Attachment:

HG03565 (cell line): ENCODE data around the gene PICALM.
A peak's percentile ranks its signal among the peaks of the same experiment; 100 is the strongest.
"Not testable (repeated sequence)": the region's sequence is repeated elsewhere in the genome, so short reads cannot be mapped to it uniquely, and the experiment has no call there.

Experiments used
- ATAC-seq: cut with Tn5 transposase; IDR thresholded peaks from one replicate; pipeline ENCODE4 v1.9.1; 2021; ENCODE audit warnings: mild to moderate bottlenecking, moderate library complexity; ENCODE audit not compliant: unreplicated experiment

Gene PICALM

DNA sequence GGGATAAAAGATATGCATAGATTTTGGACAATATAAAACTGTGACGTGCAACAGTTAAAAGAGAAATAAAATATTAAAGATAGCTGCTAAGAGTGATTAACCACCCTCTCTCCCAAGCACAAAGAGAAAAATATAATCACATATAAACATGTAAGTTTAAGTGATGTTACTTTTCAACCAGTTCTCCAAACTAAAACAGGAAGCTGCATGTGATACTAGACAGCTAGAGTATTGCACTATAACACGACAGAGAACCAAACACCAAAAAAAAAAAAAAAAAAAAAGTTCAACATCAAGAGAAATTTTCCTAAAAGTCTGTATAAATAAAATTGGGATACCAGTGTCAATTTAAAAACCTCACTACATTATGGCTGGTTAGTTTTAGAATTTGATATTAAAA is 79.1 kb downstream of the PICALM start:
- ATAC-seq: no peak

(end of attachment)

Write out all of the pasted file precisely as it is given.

HG03565 (cell line): ENCODE data around the gene PICALM.
A peak's percentile ranks its signal among the peaks of the same experiment; 100 is the strongest.
"Not testable (repeated sequence)": the region's sequence is repeated elsewhere in the genome, so short reads cannot be mapped to it uniquely, and the experiment has no call there.

Experiments used
- ATAC-seq: cut with Tn5 transposase; IDR thresholded peaks from one replicate; pipeline ENCODE4 v1.9.1; 2021; ENCODE audit warnings: mild to moderate bottlenecking, moderate library complexity; ENCODE audit not compliant: unreplicated experiment

Gene PICALM

DNA sequence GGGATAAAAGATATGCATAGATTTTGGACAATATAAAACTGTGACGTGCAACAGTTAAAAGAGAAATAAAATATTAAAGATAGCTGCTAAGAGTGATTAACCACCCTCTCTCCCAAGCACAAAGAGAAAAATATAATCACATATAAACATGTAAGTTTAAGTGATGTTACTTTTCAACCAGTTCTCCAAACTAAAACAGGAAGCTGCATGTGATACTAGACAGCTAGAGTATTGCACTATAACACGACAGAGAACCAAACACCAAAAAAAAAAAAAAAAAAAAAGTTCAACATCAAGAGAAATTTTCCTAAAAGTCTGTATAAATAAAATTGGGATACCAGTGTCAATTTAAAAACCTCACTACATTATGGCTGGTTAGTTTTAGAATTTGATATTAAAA is 79.1 kb downstream of the PICALM start:
- ATAC-seq: no peak